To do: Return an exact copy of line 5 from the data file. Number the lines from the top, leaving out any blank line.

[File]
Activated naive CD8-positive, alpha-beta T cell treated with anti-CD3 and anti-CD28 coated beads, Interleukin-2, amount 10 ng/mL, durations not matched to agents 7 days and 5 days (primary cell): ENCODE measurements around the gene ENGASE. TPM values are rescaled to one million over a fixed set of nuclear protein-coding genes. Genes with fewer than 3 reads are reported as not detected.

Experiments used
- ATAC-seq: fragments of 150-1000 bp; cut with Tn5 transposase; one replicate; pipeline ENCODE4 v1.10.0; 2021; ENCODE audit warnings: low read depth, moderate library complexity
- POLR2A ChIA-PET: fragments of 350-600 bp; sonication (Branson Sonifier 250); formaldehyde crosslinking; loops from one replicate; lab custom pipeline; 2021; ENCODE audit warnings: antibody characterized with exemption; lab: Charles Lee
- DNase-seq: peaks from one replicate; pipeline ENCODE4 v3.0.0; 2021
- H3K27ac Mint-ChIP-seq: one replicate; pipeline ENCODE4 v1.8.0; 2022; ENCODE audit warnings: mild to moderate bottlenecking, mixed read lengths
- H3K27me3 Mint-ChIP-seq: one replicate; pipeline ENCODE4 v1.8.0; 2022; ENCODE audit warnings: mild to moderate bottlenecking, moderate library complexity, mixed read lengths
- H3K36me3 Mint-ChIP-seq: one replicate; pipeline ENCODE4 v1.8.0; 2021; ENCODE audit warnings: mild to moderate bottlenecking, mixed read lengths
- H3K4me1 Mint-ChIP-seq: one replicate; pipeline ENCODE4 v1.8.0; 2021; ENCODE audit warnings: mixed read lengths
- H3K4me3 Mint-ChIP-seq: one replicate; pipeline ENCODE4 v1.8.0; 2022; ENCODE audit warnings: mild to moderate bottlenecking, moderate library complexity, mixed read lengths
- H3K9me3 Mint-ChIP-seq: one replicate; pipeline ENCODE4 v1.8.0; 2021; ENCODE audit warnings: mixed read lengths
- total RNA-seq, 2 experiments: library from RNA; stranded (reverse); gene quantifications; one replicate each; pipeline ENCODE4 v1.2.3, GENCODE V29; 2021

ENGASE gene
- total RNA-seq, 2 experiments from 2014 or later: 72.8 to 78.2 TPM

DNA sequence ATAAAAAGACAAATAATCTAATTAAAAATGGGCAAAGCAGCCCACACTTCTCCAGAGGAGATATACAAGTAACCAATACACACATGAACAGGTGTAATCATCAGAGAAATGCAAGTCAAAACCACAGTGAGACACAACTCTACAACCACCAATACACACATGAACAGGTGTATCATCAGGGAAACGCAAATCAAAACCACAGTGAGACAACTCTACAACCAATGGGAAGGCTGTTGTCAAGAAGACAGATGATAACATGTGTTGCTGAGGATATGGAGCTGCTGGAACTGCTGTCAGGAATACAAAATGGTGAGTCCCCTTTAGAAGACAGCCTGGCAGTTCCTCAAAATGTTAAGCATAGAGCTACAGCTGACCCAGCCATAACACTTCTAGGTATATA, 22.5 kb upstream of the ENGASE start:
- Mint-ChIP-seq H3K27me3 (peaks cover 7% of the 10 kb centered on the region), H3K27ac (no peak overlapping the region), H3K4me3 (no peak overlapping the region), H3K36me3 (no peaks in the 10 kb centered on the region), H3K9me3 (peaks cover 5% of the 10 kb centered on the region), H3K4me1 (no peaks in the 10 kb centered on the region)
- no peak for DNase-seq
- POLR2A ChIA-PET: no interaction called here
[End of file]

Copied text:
- DNase-seq: peaks from one replicate; pipeline ENCODE4 v3.0.0; 2021